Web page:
0 votes

Can someone please explain what this line of code is doing exactly? This is the line:
if (rad2deg(acos(n.dot(Vector2(0, -1)))) < FLOOR_ANGLE_TOLERANCE):

It's from the Kinematic character demo. I don't really understand the logic behind it, what it is actually doing. Like, what is the dot(Vector2(0, -1) part for? Thank you for reading.

in Engine by (90 points)
edited by

3 Answers

+3 votes
Best answer

The dot(Vector2(0, -1)) part: It's comparing the angle of that normal's direction between the direction of a vector that is pointing up in a 2D screen coordinate system.

The dot product numbers will tell you if two vectors are:

  1. Going in the same direction. (Positive number)
  2. Perpendicular to each other. (0)
  3. Heading in the opposite direction of each other. (Negative number)

In this example, as others said, they applied an inverse cosine function to convert that number into an angle in radians, then convert it into degrees.

The result is an angle between this normal's direction and a vector pointing straight up, then comparing if that angle is beyond a threshold.

It's also very similar to the angle_to() method inside the vector itself, but it keeps track of a the negative sign. You could use it just the same if you applied absolute value to keep it always positive so it can be compared.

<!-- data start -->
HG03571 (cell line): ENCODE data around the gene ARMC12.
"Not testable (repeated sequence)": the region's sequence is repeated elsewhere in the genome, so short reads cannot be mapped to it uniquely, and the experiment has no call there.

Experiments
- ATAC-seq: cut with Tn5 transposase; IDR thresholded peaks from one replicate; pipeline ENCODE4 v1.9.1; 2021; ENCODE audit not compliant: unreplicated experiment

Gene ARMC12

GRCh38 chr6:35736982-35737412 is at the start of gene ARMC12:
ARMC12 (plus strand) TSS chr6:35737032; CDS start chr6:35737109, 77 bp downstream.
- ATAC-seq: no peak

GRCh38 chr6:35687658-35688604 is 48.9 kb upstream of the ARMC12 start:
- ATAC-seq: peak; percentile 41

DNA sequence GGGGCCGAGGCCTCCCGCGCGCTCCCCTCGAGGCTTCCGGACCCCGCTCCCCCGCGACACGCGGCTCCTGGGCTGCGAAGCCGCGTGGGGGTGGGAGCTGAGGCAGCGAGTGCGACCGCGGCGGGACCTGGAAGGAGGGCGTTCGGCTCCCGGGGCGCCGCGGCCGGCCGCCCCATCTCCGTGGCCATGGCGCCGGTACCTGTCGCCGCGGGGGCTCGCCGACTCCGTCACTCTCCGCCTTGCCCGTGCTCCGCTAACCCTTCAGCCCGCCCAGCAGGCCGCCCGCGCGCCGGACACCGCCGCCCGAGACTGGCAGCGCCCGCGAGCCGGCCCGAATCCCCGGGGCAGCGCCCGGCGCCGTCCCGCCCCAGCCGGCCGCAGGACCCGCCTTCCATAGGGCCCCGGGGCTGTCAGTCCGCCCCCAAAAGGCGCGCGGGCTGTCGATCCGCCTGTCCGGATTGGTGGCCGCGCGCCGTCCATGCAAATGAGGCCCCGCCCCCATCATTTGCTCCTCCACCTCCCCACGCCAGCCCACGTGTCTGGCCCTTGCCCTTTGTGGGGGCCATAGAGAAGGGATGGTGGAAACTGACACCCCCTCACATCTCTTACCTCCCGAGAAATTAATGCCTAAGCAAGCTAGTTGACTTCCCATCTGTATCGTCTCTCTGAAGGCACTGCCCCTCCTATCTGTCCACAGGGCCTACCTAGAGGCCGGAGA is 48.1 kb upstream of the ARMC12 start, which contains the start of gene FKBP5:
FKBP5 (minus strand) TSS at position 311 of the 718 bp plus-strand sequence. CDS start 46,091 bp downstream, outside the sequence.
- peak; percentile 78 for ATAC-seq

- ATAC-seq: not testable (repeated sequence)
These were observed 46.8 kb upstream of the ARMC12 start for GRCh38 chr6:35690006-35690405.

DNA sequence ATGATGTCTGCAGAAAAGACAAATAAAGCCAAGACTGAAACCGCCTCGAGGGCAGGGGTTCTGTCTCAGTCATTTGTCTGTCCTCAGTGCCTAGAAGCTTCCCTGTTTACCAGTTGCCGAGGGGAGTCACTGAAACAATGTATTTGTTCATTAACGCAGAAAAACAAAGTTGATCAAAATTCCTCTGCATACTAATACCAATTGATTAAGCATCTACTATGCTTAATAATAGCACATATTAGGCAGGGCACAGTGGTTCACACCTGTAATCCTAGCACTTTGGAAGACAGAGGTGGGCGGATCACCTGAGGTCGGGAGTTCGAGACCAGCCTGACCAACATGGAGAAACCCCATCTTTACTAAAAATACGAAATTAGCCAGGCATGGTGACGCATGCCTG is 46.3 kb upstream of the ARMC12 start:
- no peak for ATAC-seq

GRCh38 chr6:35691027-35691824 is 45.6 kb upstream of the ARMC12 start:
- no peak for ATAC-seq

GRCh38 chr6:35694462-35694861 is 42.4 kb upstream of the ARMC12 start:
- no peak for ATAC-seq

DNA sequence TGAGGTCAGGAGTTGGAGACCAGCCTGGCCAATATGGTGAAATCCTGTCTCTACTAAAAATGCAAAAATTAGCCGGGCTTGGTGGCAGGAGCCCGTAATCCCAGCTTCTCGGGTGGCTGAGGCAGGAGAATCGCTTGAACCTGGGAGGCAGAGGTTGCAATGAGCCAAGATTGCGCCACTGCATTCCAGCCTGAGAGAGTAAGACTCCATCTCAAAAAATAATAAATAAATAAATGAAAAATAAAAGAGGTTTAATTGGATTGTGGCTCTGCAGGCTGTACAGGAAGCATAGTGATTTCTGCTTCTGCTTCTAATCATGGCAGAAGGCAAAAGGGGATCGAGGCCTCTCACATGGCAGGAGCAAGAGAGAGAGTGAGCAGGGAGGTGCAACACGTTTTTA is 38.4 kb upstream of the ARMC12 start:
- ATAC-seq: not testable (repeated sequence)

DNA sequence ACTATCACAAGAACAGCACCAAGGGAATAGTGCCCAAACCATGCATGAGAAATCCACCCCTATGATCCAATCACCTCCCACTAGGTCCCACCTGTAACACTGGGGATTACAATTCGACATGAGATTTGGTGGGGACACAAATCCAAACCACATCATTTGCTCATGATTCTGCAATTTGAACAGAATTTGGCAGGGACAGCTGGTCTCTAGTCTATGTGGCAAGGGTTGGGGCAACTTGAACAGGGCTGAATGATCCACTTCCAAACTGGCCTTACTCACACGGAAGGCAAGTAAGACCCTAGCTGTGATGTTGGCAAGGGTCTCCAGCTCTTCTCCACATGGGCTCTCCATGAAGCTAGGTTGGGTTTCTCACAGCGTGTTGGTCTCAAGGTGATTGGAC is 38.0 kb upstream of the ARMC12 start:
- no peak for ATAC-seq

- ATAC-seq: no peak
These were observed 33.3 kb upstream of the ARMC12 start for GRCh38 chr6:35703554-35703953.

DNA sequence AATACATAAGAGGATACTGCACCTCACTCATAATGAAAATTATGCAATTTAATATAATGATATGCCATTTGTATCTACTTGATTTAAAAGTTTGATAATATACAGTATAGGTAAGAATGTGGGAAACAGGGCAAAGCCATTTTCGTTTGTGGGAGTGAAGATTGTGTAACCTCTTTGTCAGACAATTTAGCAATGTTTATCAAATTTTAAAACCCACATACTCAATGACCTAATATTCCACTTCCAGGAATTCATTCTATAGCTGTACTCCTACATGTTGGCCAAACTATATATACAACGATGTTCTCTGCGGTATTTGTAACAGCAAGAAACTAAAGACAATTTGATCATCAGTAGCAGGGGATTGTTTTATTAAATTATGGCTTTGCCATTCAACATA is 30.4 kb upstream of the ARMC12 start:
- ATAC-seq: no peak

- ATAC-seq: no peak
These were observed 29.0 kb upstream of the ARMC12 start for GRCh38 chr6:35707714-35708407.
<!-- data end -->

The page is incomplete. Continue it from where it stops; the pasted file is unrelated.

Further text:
Maybe this is a more readable version for the mind's eye. (I left the units in radians to cut down on the example):

var up_vector = Vector2(0, -1) # If it's screen coodinates, -1 is up

if(abs(normal.angle_to(up_vector)) < FLOOR_RADIAN_TOLERANCE): #do stuff

https://drive.google.com/file/d/0BxM4Z1C-377uYjBUTDJ6NnJVbmM/view?usp=sharing

by (5,192 points)
edited by

the vector is pointing straight up...
thanks for telling about the what the dot product actually does.

I see! Thank you very much for taking the time to explain this!

@Jatz Yeah, it is for screen coordinates, and probably is exactly how it's being used. I didn't go looking at the source so I was using the general orientation in math graphing. Makes sense to fix it though. ^_^

@Zero You're welcome, hope it helps.

+1 vote

Is a vector math thing, with the acos part, you get the angle of the collision normal with the versor (0,-1), the tolerance says when an "angled floor" is considered a "wall" or impossible to walk.

The dot product is a vector operation, the docs have a small explanation:
http://docs.godotengine.org/en/stable/tutorials/vector_math.html?highlight=vectors#dot-product

For more details on the dot product:
http://mathinsight.org/dot_product

by (7,830 points)
0 votes

if (rad2deg(acos(n.dot(Vector2(0, -1)))) < FLOORANGLETOLERANCE):

n.dot(Vector2(0, -1)
as I understand it, Vector2.dot basically does this:

func dot(a,b):
    return a.x*b.x+a.y+b*y

multiplying all the axis and then adding their values together

acos
This is basically the inverse of cos
since acos and cos return values are always between 0 and 180 we don't have to worry about them being less than zero.

acos basically takes the ammount the floor changes and turns it into a radian angle.

rad2deg
This turns the radians into degrees. so that we can measure them against FLOORANGLETOLERANCE

< FLOORANGLETOLERANCE
if the degree angle we are climbing or descending at is less than FLOORANGLETOLERANCE then do this...

by (124 points)
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